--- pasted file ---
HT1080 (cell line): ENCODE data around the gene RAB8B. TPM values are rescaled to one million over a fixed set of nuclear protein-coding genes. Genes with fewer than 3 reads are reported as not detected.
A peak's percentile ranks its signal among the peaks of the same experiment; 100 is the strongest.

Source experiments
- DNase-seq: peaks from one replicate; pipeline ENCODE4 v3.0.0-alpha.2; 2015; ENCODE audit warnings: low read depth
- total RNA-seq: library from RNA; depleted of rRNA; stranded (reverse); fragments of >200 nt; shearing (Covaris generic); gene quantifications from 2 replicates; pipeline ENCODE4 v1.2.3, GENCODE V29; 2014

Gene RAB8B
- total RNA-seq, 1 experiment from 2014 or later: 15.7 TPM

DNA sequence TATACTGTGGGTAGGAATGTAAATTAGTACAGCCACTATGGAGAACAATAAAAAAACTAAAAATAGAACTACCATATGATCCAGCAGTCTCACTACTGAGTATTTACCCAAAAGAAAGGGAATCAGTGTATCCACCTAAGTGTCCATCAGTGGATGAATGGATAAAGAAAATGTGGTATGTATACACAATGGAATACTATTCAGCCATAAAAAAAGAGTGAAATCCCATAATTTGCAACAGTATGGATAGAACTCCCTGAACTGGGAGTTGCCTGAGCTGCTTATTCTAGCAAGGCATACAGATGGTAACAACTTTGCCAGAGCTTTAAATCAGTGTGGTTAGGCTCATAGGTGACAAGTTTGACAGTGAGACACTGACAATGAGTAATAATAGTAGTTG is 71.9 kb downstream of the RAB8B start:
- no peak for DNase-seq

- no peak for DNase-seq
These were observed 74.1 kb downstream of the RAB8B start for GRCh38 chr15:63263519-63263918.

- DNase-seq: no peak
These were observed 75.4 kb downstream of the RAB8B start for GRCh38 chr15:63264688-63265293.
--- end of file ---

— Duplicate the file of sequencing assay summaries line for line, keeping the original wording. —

HT1080 (cell line): ENCODE data around the gene RAB8B. TPM values are rescaled to one million over a fixed set of nuclear protein-coding genes. Genes with fewer than 3 reads are reported as not detected.
A peak's percentile ranks its signal among the peaks of the same experiment; 100 is the strongest.

Source experiments
- DNase-seq: peaks from one replicate; pipeline ENCODE4 v3.0.0-alpha.2; 2015; ENCODE audit warnings: low read depth
- total RNA-seq: library from RNA; depleted of rRNA; stranded (reverse); fragments of >200 nt; shearing (Covaris generic); gene quantifications from 2 replicates; pipeline ENCODE4 v1.2.3, GENCODE V29; 2014

Gene RAB8B
- total RNA-seq, 1 experiment from 2014 or later: 15.7 TPM

DNA sequence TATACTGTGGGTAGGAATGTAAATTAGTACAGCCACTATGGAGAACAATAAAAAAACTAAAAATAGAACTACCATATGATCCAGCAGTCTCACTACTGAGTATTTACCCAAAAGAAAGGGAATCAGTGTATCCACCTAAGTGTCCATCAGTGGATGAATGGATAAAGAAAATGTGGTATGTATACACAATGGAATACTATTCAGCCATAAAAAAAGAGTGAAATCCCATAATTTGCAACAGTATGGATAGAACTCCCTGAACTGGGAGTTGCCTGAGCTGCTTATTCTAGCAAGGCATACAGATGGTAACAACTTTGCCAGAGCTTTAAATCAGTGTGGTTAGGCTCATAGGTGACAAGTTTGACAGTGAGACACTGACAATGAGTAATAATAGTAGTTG is 71.9 kb downstream of the RAB8B start:
- no peak for DNase-seq

- no peak for DNase-seq
These were observed 74.1 kb downstream of the RAB8B start for GRCh38 chr15:63263519-63263918.

- DNase-seq: no peak
These were observed 75.4 kb downstream of the RAB8B start for GRCh38 chr15:63264688-63265293.